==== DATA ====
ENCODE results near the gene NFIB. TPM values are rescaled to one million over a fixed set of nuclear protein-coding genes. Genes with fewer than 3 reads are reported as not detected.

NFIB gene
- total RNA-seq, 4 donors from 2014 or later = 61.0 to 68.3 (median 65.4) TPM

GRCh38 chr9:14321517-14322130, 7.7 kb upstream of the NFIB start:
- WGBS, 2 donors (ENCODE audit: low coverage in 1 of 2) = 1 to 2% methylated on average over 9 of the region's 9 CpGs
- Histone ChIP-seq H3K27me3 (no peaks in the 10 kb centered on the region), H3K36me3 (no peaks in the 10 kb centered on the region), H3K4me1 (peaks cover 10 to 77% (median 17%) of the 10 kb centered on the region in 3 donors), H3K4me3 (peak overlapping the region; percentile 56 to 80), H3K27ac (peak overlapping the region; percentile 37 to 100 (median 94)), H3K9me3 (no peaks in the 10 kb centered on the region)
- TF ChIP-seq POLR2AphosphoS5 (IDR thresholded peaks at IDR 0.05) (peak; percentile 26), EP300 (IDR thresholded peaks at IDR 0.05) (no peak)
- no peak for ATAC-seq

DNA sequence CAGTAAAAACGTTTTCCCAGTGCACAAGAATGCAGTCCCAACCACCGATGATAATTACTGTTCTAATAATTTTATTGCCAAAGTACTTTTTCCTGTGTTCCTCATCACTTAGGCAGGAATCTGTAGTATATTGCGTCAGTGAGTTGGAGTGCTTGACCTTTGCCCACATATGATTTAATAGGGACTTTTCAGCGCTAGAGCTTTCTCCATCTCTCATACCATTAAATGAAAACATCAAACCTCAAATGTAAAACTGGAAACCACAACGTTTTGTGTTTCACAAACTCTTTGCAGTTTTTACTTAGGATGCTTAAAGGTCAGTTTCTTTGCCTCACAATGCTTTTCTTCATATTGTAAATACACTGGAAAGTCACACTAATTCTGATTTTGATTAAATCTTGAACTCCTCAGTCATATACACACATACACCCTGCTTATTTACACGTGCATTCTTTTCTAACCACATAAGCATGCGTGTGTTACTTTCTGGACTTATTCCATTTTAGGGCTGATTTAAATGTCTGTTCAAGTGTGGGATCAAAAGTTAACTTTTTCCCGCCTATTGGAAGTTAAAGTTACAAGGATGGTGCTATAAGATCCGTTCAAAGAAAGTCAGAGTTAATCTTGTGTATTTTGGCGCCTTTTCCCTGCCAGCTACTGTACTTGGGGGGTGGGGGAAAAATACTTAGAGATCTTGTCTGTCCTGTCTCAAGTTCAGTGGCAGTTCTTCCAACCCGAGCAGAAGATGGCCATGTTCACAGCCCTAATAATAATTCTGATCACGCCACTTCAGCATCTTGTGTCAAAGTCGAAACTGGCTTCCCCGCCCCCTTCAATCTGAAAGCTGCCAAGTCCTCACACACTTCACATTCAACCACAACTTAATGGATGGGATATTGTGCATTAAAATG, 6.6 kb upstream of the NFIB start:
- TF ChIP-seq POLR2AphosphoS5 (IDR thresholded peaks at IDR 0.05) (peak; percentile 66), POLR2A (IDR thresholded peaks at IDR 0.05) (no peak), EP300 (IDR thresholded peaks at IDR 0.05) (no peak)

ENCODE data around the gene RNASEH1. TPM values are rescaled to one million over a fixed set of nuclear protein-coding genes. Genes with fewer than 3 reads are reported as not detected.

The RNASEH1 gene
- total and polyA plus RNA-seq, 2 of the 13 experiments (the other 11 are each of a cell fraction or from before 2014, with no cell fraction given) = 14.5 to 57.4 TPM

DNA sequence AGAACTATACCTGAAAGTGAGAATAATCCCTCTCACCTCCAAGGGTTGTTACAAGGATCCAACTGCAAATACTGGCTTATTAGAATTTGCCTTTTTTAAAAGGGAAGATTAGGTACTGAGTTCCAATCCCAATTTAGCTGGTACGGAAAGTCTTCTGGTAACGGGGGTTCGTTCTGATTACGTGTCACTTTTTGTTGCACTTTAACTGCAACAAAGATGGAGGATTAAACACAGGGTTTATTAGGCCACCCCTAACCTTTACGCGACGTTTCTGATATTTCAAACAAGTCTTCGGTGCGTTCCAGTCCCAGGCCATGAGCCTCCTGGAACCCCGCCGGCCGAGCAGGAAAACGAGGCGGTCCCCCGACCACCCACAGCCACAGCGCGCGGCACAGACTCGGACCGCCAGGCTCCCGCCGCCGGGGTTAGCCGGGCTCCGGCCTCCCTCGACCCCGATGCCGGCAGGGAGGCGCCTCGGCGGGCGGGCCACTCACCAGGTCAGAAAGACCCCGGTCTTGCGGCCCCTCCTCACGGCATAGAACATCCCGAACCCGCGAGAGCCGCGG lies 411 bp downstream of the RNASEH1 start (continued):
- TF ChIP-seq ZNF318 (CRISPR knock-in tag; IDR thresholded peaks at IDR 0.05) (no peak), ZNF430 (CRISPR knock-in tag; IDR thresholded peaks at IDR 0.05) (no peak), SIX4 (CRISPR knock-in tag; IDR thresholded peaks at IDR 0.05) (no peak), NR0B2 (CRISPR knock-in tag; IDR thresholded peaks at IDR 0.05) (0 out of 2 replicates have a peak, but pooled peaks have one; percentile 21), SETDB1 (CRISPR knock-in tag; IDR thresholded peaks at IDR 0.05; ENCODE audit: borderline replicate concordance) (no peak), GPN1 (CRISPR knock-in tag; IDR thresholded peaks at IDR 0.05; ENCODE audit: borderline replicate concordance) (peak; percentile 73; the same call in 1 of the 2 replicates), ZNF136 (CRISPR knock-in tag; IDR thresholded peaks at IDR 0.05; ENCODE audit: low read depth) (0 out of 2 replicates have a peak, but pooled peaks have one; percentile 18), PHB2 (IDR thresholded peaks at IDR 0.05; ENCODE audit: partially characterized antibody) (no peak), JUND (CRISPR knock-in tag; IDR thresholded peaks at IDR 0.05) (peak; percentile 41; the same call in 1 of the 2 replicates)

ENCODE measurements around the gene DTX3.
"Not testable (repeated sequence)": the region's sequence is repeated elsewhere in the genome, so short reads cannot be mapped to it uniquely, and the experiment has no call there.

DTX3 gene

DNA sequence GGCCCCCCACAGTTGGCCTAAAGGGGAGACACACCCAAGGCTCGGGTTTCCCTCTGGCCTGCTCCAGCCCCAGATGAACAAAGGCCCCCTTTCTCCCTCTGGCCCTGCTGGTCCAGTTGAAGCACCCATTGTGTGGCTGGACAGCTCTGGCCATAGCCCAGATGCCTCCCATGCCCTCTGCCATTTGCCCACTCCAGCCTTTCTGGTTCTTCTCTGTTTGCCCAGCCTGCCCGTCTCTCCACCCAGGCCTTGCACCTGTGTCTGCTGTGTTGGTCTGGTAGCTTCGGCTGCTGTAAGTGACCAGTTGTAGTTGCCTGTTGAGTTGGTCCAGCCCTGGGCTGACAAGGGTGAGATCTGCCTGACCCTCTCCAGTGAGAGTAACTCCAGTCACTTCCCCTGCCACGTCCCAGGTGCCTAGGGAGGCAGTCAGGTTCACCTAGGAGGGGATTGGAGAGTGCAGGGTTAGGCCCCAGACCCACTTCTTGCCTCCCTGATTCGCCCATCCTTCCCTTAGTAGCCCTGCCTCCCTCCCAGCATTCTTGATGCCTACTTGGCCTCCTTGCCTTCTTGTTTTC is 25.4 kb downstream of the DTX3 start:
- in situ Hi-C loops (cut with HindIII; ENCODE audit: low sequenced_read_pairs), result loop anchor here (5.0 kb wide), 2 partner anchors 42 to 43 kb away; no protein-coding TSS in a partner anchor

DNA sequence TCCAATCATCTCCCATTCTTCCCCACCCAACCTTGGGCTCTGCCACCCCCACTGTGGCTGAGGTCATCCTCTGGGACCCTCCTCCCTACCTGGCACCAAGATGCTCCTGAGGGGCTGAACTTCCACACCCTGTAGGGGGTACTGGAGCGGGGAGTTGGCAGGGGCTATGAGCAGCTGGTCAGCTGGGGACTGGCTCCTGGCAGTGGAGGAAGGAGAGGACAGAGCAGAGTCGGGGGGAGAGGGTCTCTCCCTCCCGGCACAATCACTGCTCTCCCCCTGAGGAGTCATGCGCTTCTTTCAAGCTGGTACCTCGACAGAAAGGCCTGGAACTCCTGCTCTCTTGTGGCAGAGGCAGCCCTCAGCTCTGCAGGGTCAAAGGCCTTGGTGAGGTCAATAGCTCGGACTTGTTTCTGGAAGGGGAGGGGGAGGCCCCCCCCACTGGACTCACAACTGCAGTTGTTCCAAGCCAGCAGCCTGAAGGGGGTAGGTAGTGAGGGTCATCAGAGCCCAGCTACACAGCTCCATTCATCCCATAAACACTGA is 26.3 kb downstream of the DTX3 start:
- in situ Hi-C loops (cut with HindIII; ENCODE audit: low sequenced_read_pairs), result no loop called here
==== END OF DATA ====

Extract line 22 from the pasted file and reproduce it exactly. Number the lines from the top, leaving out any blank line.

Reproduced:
- in situ Hi-C loops (cut with HindIII; ENCODE audit: low sequenced_read_pairs), result no loop called here